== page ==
Health-Promoting Effects of Traditional Mediterranean Diets - A Review.
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Publish date: 2012-06-30
Pol. J. Food Nutr. Sci. 2012;62(2):71–76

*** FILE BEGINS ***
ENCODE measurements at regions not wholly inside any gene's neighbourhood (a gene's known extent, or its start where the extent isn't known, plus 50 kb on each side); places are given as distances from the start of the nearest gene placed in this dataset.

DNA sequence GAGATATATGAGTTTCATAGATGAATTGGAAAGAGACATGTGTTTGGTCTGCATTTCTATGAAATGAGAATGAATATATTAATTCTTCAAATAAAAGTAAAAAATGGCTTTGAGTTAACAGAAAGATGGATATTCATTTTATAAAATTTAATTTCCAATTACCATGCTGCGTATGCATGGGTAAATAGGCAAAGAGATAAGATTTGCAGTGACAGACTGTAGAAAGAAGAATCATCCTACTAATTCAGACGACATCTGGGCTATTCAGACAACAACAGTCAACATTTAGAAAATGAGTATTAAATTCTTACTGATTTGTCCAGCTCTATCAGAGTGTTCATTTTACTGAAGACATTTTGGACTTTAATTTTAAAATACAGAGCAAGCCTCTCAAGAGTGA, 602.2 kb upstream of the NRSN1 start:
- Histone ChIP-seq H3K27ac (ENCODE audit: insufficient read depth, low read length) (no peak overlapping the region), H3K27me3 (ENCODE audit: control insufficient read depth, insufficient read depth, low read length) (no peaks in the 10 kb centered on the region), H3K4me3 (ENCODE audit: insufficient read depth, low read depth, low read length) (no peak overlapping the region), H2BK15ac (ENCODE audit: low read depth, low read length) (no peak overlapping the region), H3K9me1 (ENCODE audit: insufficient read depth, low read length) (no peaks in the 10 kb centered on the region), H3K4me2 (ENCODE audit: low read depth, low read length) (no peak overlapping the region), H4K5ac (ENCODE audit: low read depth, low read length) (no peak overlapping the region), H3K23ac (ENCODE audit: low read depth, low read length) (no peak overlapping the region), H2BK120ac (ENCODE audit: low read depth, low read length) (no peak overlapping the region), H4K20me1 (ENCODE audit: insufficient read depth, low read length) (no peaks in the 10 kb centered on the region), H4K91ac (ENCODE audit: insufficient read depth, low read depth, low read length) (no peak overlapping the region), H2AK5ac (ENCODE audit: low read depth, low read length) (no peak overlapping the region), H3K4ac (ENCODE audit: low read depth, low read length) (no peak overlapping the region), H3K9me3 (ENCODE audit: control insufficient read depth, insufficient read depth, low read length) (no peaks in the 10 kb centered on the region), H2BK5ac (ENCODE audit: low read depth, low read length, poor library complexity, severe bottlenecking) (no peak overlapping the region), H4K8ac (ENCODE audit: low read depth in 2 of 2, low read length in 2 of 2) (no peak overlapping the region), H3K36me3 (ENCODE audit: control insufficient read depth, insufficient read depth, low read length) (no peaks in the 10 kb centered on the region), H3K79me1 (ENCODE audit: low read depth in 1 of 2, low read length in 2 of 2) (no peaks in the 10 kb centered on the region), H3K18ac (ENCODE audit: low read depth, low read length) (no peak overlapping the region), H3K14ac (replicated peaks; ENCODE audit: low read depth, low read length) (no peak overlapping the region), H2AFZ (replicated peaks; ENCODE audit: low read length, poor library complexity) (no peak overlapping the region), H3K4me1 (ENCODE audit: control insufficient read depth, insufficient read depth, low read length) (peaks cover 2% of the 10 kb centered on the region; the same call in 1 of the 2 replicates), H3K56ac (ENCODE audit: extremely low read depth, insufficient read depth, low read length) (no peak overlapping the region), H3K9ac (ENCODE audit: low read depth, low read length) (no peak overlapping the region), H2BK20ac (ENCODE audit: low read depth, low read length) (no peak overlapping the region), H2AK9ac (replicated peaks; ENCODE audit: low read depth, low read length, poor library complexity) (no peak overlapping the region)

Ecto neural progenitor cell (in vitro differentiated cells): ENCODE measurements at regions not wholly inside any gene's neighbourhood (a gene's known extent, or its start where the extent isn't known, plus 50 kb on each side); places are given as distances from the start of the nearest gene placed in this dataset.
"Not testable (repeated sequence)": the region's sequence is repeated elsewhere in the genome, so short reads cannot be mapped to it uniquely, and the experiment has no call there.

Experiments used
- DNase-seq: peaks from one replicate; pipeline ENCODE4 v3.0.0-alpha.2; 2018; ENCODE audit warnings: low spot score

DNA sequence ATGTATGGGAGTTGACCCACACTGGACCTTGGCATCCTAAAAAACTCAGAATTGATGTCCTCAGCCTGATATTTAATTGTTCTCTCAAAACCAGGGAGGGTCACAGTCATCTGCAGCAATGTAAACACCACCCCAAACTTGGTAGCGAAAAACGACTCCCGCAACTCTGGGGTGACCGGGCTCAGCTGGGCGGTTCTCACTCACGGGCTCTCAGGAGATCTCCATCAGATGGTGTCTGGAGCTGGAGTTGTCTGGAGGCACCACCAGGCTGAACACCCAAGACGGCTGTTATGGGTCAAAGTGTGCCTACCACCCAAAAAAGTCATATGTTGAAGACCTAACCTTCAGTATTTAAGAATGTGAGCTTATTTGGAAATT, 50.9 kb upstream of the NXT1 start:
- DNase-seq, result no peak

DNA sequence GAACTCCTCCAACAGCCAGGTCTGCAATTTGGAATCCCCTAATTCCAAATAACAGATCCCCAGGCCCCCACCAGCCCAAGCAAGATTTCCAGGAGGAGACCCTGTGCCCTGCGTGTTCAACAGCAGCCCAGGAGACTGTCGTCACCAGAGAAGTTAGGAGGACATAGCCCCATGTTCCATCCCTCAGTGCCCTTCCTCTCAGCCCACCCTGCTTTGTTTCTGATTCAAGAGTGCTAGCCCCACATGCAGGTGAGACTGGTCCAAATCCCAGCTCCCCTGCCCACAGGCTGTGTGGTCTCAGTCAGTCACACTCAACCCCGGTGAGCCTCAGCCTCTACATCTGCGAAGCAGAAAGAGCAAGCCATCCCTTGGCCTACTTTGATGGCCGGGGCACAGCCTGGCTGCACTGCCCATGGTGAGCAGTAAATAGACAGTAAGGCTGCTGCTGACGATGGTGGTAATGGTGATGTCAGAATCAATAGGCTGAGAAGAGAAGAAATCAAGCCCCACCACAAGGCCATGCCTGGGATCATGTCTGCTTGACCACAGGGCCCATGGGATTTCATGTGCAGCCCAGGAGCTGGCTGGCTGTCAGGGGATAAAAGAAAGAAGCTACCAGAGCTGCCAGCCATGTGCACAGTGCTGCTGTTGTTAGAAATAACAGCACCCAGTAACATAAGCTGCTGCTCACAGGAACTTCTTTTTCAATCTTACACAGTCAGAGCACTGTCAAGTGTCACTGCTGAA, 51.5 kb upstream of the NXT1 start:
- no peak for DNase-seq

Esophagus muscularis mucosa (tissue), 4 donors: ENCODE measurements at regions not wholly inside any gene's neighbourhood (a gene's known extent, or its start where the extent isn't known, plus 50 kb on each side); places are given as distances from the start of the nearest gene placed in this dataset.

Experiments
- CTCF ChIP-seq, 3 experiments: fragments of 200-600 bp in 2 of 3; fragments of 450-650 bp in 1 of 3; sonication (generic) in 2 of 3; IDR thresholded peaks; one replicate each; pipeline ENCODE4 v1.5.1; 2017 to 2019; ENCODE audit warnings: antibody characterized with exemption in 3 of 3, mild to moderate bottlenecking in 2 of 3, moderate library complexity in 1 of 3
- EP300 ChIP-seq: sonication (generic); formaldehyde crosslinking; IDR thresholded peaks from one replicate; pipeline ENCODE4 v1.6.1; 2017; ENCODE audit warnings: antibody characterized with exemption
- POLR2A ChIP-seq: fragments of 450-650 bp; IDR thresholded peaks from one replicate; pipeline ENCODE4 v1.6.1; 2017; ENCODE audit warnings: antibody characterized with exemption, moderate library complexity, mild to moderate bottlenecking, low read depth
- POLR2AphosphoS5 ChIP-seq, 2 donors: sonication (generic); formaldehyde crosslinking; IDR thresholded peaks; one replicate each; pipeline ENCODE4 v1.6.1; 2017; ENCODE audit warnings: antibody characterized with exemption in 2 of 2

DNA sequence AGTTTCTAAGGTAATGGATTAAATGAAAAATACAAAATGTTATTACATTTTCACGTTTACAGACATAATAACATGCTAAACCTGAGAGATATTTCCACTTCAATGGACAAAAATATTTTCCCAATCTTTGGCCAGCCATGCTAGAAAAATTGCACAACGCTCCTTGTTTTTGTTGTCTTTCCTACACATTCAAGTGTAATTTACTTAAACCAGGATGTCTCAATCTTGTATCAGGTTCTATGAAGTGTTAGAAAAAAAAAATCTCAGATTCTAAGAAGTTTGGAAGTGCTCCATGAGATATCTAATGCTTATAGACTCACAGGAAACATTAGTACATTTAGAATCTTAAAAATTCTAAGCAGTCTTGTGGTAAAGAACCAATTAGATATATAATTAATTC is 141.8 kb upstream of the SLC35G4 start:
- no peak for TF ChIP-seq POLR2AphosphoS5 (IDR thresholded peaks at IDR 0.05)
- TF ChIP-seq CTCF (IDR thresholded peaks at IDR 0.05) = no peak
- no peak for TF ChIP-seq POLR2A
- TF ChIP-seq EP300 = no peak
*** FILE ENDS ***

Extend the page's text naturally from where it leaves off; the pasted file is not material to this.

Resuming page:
Epidemiological studies have suggested that the adherence to Mediterranean diet (in Greek Μεσογειακή Διατροφή, Mesogiaki diatrofi) is correlated to a low risk of cardiovascular diseases. Mediterranean diet offers a nutritional model enriched by diverse cultures which, over centuries, has essentially maintained the same structure. In general, this diet is rich in plant foods (fruit, vegetables, whole grain cereals, legumes, nuts), with moderate amounts of seafood, extra virgin olive oil as main dressing and regular, moderate red wine consumption at meals. Furthermore, it has been assumed that some bioactive constituents of Mediterranean foods are, at least in part, responsible for the observed health-promoting effects ascribed to this dietary style. Among these, polyphenols have been extensively studied for their biological activities, though hundreds of different secondary metabolites are present in plant foods. Therefore, it is plausible that additive and/or synergistic effects of phytochemicals may maximize the health potential of the traditional Mediterranean diet.